technique during weight training, particularly squats. Patellofemoral stress
syndrome (kneecap pain) and iliotibial band syndrome (pain at the outside
knee) can occur with increased loading and too much knee bend at the catch.
Immediate treatment consists of the use of ice and NSAIDs. Core body
strengthening, especially of the hip rotators, should be part of treatment.
Modifying the shoes or foot stretcher position and decreasing knee bend at
the catch can decrease symptoms.
Rib pain can occur in the muscles, in
between the ribs, or on the bone. Muscle strains can occur with repetitive
use and pull on the same chest muscle. Athletes with weak back muscles but
strong chest muscles may place uneven loads on the muscles or bone, causing
pain. Repetitive motions can load the bone and cause a stress reaction or
stress fracture. Rowing with hatchet blades may increase the forces on the
Bone pain associated with rib stress
fractures can occur when rowing, when at rest, or with deep breathing.
X-rays are usually normal if symptoms have been present less than 3 to 4
weeks, so a bone scan or magnetic resonance imaging (MRI) may be needed to
diagnose a rib stress fracture. Ice and pain medicine may help with initial
Treatment includes rest, strengthening of
the surrounding muscles, and evaluation of rowing technique. Not sitting up
enough at the finish, pulling into the rib cage too much at the finish, or
reaching too far at the catch may predispose rowers to rib stress fractures.
Boat rigging should be evaluated and changed if necessary. Sometimes rowers
will switch sides of the boat (starboard or port) to decrease stress on a
certain side of the chest.
Blisters are a common problem in the novice
rower. They usually occur along the heel of the palm or just below the
fingers at the junction of the palm. Blisters are often caused by friction
from pulling and feathering the oar. In more experienced rowers, calluses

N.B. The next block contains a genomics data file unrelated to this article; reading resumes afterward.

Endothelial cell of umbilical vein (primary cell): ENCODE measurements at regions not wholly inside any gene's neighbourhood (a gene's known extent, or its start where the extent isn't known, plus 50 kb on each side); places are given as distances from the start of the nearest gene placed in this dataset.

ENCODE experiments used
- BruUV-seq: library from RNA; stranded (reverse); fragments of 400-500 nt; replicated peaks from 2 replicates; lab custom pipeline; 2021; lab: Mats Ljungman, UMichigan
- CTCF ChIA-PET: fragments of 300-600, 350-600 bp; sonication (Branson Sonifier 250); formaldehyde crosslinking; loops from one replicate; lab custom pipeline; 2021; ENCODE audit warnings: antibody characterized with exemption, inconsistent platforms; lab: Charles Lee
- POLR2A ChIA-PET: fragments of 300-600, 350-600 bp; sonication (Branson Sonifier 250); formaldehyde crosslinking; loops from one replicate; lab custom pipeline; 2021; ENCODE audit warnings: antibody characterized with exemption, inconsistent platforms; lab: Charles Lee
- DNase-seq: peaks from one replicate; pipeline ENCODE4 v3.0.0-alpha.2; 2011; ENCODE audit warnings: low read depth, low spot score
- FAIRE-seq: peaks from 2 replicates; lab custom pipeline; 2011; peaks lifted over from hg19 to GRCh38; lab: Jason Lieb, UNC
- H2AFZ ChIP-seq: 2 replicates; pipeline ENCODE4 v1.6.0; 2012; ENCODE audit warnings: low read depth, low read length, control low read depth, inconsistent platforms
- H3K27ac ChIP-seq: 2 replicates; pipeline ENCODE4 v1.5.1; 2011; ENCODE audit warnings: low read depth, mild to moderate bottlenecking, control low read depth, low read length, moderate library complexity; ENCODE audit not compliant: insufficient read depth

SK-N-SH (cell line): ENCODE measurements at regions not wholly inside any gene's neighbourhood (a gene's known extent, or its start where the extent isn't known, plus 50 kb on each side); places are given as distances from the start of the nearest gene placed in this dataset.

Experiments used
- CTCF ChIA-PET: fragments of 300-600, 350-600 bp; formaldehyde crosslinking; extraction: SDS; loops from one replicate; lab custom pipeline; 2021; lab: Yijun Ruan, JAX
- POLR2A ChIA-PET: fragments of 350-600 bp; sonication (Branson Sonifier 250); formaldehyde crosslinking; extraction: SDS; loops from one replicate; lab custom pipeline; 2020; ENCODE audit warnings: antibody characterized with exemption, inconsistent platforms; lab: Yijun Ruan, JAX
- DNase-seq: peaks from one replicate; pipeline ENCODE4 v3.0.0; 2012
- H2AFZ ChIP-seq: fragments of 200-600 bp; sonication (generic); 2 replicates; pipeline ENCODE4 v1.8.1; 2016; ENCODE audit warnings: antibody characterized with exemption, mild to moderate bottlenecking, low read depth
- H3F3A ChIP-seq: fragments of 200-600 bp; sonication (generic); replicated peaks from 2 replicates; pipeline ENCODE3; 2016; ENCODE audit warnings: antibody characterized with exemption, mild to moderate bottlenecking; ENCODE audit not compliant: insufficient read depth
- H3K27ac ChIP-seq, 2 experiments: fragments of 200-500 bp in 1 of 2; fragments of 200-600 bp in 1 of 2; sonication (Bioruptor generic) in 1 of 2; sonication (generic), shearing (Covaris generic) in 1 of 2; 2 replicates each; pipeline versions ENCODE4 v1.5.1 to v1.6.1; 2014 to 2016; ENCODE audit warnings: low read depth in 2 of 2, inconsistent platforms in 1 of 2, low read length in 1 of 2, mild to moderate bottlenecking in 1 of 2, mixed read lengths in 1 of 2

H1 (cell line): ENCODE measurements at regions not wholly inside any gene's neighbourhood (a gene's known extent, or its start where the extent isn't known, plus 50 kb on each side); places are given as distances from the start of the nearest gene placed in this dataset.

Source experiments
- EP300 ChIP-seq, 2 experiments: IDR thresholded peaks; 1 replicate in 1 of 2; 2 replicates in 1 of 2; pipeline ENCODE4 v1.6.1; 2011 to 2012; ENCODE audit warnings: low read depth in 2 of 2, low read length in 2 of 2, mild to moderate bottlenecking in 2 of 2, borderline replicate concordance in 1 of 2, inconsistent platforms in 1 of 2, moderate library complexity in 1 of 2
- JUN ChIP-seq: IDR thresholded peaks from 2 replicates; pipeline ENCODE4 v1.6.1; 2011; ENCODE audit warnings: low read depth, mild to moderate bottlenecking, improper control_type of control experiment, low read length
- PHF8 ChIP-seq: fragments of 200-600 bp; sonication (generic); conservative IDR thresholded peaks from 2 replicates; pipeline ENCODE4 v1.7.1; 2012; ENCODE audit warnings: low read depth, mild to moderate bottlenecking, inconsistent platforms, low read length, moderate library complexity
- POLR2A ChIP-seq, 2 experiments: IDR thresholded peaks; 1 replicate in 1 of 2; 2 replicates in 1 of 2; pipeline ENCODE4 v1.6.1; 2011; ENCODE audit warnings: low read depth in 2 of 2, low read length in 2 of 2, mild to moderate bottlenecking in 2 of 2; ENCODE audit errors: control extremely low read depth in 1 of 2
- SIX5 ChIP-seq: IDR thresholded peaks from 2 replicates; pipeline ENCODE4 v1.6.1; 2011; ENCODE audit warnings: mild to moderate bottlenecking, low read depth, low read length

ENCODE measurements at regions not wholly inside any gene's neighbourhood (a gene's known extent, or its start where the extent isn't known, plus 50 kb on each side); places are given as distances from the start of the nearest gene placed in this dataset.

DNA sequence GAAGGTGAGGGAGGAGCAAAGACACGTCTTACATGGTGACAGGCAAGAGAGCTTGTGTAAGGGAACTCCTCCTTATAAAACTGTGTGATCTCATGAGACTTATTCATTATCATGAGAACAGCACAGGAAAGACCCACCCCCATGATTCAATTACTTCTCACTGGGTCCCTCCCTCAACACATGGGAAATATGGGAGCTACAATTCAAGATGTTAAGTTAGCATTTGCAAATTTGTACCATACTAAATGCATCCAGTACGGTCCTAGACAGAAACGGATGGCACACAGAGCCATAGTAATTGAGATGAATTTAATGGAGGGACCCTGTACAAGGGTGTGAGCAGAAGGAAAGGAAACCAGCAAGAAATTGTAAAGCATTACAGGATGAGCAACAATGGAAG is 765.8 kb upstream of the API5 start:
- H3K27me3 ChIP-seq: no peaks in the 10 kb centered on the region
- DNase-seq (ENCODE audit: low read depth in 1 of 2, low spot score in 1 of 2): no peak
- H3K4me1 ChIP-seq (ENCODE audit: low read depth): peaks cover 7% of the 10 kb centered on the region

form where blisters once were.
Blisters can become infected, especially
after exposure to dirt or river water, so proper care of them is necessary.
Signs of infection include swelling and redness around the area, pus
drainage, and increasing pain. Blisters should be kept clean and dry. Hand
washing and use of antibacterial ointment are helpful. Fluid-filled blisters
should be drained but the overlying skin kept intact to protect the surface
from further damage.
Tape can be used to cover blisters and
prevent new ones, but care should be taken as the tape itself may cause a
new blister to form. Tape should never have wrinkles, should wrap around the
entire hand, and should be larger than the blister being covered. Gloves are
not practical while rowing.
Track bites are irritations that occur on
the back of the calves when the legs hit the slide at the finish. Scrapes,
blisters, and bleeding can occur. Taping the area, readjusting the foot
stretchers and slide, and not jamming the legs down at the finish can
prevent this injury. Care should be taken to prevent infection.
The rowing stroke
Sweep rowing: Each rower has one
oar and is either a starboard (right side) or a port (left side).
Sculling: Each rower has 2
Finish: The beginning of the stroke
where the rower is sitting tall with a straight back and the arms bent,
feathering the oar and removing it from the water.
Recovery: The steady pursuit up the
slide while keeping the boat on keel and the blades off of the water.
Catch: The rower approaches the top
of the slide with their knees bent and squares the oar to catch the water.
Drive: The push off from the catch
using the legs, back, and arms for power ending in the finish.
Rowing injuries can be prevented when athletes
use the appropriate safety equipment and safety guidelines are followed.